Seung-Jun’s answer: Seung-Jun observed that the temperature on Mars has declined since 2016. However, although both the minimum and maximum temperatures on the red planet are lower than they were in 2016, the maximum temperature remains above -20 degrees Celsius, which is a livable temperature for humans. Additionally, Seung-Jun analyzed data on atmospheric opacity and discovered that Mars is generally sunny, with only rare exceptions.

Why Seung-Jun won the Curiosity challenge
Seung-Jun did an excellent job coming up with a data-based question and exploring datasets from NASA. The judges were impressed with his well-crafted and impactful visualizations and storytelling. He made insightful analyses of the data accompanied by reflective conclusions. The judges felt he went above and beyond, as demonstrated by his thought process throughout the challenge.

Why he chose to participate in the Callysto hackathon
“I like programming and am especially interested in learning more about Python. I also like competing against other people. The Callysto Hackathon uses Python as the main programming language, and I thought it would be a great opportunity for me to practice while competing against other skilled programmers.”

What he enjoyed most about the event
“I enjoyed everything on this challenge, but especially making different types of graphs. Although it was difficult at first, I eventually got better as I practiced more. It was very rewarding for me to complete the challenge.”

What he learned from the event
“I learned how to make a pie graph and also learned how to highlight a portion of a graph using matplotlib. I became more experienced in working with Jupyter Lab as well.”


Andrew McDonald

Prize category: Curiosity (teacher) track winner

Andrew’s challenge: Which pets should we bring to Mars?

Andrew’s answer: After analyzing the data, Andrew determined that dogs, cats, and lizards would be the most suitable pets to bring to Mars. His decision was based on three factors: the weight of the animals and the impact on fuel consumption during transportation, the average life expectancy of the animals, and whether they were spayed/neutered or unaltered. Andrew concluded that bringing unaltered cats and dogs would allow for a more comprehensive study of the effects of the Martian environment on animals of different ages.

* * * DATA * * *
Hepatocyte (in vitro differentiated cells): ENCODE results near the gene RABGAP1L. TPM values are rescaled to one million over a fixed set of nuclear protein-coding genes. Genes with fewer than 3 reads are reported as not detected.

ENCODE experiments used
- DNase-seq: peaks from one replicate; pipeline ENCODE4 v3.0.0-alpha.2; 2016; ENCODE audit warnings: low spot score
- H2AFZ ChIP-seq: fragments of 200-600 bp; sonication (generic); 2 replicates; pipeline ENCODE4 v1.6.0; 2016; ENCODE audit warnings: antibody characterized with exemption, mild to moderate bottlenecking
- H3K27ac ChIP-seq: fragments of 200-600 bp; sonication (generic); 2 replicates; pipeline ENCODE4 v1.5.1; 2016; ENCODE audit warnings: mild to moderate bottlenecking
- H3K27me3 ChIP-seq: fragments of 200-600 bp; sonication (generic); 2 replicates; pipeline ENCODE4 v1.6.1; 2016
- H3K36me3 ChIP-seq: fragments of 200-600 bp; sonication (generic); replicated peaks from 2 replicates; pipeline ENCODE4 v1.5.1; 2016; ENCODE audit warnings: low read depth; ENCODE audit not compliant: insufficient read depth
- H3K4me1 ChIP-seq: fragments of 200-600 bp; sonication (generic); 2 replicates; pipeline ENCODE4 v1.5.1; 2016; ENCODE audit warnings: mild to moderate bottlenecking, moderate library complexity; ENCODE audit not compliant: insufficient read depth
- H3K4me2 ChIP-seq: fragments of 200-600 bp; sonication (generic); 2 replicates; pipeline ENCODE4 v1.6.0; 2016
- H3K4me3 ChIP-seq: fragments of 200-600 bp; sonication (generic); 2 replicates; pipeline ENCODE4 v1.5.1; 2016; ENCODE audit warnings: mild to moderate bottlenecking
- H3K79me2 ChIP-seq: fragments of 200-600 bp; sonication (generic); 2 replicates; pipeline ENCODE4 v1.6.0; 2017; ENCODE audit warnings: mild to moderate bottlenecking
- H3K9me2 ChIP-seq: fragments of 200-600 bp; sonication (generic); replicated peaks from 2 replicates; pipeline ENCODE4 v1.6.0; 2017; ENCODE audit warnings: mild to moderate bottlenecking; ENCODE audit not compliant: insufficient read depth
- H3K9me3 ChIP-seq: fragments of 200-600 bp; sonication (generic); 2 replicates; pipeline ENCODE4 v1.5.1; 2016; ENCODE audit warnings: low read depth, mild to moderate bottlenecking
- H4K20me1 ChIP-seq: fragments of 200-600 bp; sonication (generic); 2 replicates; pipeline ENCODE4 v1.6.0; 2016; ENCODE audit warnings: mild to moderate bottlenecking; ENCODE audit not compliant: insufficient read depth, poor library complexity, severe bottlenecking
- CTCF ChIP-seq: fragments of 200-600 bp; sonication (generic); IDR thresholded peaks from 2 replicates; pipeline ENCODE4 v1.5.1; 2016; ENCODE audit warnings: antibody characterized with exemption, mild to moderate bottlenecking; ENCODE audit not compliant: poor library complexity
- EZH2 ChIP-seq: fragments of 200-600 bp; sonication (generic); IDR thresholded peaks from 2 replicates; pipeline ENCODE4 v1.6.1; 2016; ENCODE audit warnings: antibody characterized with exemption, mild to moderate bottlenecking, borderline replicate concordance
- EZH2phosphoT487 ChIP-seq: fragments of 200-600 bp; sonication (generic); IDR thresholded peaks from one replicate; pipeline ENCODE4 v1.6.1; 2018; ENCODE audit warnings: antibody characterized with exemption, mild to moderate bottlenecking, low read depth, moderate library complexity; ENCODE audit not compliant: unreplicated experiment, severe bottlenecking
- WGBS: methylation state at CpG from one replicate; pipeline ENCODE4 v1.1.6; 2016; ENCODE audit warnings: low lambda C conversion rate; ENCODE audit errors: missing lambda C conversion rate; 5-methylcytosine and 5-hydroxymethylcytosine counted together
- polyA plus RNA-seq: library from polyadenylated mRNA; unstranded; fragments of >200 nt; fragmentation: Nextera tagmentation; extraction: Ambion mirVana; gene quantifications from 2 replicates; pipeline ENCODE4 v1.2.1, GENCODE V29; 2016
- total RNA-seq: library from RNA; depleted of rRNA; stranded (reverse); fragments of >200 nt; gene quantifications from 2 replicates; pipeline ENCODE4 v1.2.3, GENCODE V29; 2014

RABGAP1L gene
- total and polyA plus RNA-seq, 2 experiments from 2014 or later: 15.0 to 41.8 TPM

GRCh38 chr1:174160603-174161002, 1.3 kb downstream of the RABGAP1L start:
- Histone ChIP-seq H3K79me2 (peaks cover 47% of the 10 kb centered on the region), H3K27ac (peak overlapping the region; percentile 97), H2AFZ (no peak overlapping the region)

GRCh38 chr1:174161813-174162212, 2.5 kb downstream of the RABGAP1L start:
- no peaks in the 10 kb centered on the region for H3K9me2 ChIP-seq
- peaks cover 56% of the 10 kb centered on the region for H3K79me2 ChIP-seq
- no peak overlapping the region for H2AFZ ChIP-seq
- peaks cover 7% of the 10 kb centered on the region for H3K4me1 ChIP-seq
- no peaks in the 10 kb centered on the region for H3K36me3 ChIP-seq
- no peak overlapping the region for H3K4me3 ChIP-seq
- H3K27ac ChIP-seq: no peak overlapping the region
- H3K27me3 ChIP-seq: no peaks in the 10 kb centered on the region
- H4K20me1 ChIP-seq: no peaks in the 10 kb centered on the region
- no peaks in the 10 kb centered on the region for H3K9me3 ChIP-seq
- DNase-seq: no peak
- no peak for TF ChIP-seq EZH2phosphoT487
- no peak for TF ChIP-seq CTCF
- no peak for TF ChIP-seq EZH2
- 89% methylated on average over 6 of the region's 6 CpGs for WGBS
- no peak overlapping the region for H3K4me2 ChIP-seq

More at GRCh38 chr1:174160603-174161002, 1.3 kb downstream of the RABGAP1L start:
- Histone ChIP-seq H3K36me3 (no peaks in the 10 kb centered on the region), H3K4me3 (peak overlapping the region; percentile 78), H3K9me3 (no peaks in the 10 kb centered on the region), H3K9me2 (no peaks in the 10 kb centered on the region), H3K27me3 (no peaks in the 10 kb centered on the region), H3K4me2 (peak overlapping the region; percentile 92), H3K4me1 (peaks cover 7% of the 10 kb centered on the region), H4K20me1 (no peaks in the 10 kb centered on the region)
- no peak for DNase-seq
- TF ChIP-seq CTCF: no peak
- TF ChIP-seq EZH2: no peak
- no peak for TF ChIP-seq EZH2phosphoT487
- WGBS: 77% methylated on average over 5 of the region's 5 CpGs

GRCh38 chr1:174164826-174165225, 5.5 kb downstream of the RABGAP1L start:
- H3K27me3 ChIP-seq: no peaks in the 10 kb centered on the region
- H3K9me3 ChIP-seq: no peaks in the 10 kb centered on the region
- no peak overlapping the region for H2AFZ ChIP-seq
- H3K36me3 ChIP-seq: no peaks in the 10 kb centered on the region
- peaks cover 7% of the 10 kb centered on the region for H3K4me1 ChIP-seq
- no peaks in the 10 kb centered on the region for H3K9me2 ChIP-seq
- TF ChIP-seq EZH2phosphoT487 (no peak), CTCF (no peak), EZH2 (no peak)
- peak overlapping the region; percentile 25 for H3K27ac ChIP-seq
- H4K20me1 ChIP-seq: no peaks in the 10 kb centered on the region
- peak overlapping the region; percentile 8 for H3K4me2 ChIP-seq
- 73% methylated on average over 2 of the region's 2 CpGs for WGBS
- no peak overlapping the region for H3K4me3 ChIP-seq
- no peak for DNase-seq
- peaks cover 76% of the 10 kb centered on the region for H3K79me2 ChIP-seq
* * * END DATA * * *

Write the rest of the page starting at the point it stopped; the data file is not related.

Why Andrew won the Curiosity challenge:
Andrew did an excellent job completing all seven challenges and showed great determination and perseverance in tackling difficult coding tasks. The judges felt he demonstrated a strong understanding of different types of data plots and their appropriate use cases, and his rationale for selecting the pets was well-reasoned and supported. Additionally, his responses were thorough and thoughtful.

Why he chose to participate in the Callysto hackathon
“I thought it would be a fun chance to dive into a great project with Python and data science.”

What he enjoyed most about the event
“I enjoyed how using some data and coding, you can see some interesting outcomes.”

What he learned from the event
“I learned that with simple coding, lots of data, and patience, you can display data in a more meaningful way.

Callysto runs free hackathons for students

Callysto runs free virtual and in-person hackathons for Grades 5-12 classrooms in Canada. We help students solve data science problems by “hacking” or analyzing data. If you’re a Grades 5-12 teacher and are interested in having us host a hackathon for your students, email us at contact@callysto.ca.

Learn more about data science hackathons here.